Commonwealth Treasury has proposed changes to the A New Tax
System (Goods and Services Tax) Regulations 1999 (GST Regulations)
which would fundamentally alter the tax treatment of routine
commercial transactions as well as providing clarification on some
contentious areas of GST and financial supplies.
The proposed change to the ability of entities to claim reduced
input tax credits (RITCs) for the acquisition of trustee services
will not only change the "net cost" of acquiring those
services but will also affect disclosure documents issued to
investors and the economics of finely tuned financial products.
Instead of a 75% RITC, certain trustee services will now only be
eligible for a 55% RITC – introducing further complexity
and compliance costs.
On the other hand, the proposed changes to the treatment of hire
purchases will finally resolve one of the nagging anomalies within
the GST law by eradicating the unnecessary distinction between the
hire purchase of goods with a disclosed credit charge (which is
partially input taxed) and the hire purchase of goods without a
disclosed credit charge (which would be wholly taxable). The
proposed amendments will treat all supplies of goods by way of hire
purchase as taxable supplies, removing the complexity and
compliance costs associated with the partial denial of input tax
credits under the current rules.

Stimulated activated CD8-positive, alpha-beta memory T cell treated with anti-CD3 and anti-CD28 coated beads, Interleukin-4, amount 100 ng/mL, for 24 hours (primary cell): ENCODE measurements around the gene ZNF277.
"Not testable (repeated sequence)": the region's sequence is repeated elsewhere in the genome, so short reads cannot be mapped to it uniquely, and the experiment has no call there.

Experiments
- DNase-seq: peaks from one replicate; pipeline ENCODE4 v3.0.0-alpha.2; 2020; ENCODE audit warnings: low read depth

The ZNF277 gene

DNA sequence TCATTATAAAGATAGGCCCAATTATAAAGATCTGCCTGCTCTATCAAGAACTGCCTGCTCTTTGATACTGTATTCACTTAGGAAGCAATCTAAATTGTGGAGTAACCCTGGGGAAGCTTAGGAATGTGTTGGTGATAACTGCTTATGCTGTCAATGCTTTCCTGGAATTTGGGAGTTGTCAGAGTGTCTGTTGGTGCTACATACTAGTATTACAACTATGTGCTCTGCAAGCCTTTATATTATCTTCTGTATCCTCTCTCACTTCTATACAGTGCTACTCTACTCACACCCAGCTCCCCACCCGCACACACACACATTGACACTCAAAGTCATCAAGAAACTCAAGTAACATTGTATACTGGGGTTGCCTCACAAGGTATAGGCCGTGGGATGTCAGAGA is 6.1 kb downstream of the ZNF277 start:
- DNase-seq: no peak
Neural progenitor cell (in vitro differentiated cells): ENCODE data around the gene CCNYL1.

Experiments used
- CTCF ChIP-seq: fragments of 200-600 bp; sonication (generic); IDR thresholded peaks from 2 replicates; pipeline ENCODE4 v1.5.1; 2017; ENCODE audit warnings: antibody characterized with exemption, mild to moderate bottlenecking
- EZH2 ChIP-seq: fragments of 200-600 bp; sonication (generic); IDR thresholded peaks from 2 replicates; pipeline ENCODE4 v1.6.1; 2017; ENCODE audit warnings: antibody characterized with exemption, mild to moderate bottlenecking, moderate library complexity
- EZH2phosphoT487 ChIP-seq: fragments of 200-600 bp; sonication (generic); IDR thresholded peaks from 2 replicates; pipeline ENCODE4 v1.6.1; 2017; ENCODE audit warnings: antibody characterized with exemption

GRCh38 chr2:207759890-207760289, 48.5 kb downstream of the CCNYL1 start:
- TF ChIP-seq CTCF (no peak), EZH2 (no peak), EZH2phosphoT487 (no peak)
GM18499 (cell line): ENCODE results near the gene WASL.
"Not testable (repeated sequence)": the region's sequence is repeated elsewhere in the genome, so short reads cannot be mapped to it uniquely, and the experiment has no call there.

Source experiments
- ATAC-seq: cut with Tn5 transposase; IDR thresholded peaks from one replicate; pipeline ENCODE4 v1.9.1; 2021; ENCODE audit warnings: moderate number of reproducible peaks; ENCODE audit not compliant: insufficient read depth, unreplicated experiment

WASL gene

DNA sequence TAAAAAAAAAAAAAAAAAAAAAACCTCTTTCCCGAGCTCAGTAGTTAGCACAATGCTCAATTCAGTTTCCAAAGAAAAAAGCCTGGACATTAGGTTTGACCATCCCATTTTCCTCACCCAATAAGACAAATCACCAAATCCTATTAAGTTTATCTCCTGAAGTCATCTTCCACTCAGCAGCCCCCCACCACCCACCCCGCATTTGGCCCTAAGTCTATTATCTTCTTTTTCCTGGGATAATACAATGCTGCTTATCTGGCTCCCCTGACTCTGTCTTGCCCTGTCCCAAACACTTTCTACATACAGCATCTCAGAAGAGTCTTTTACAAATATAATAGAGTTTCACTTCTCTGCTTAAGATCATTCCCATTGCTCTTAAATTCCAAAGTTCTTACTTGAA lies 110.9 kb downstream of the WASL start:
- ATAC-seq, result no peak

Other minor changes seek to resolve uncertainty regarding the
GST treatment of:
guarantees and indemnities;
lenders mortgage reinsurance; and
The proposed amendments are intended to take effect from 1 July
2012. Treasury is engaging in a consultation process regarding the
detail of the proposals and is accepting submissions until 24
The proposed amendments to the treatment of hire purchase
arrangements should be uncontroversial as they provide much needed
clarity and simplification. However, the changes to the RITC regime
for trustee services are likely to be complex in their
implementation, will increase costs and are likely to be met with
Read on for further detail regarding the proposed
Clayton Utz communications are intended to provide
commentary and general information. They should not be relied upon
as legal advice. Formal legal advice should be sought in particular
transactions or on matters of interest arising from this bulletin.
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Exemptions or concessions on stamp duty could apply when contemplating the purchase or transfer of NSW real estate.
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